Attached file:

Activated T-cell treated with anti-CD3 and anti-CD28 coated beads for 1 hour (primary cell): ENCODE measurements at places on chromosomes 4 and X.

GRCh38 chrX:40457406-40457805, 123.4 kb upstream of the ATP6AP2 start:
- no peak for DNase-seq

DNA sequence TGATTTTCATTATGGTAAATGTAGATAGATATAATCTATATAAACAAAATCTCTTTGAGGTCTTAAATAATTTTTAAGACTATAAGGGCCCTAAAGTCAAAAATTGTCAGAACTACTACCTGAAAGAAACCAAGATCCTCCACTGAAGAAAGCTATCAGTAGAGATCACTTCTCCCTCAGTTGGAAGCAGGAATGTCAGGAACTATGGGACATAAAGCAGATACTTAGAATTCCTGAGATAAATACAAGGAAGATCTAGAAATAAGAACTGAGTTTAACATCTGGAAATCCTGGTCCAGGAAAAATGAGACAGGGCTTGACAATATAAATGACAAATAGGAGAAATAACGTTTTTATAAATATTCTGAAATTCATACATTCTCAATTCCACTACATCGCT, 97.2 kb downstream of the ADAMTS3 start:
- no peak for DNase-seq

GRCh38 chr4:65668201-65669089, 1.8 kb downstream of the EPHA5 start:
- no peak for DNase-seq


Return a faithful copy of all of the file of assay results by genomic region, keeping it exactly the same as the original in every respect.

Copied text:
Activated T-cell treated with anti-CD3 and anti-CD28 coated beads for 1 hour (primary cell): ENCODE measurements at places on chromosomes 4 and X.

GRCh38 chrX:40457406-40457805, 123.4 kb upstream of the ATP6AP2 start:
- no peak for DNase-seq

DNA sequence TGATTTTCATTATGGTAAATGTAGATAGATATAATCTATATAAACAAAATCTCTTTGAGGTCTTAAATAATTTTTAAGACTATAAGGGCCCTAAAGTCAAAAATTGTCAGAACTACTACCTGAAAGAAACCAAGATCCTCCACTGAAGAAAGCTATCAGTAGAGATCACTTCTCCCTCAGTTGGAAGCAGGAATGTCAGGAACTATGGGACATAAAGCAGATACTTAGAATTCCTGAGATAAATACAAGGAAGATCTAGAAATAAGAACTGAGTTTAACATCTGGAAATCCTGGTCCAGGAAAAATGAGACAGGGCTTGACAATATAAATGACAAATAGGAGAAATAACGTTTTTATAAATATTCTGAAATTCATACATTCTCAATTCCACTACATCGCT, 97.2 kb downstream of the ADAMTS3 start:
- no peak for DNase-seq

GRCh38 chr4:65668201-65669089, 1.8 kb downstream of the EPHA5 start:
- no peak for DNase-seq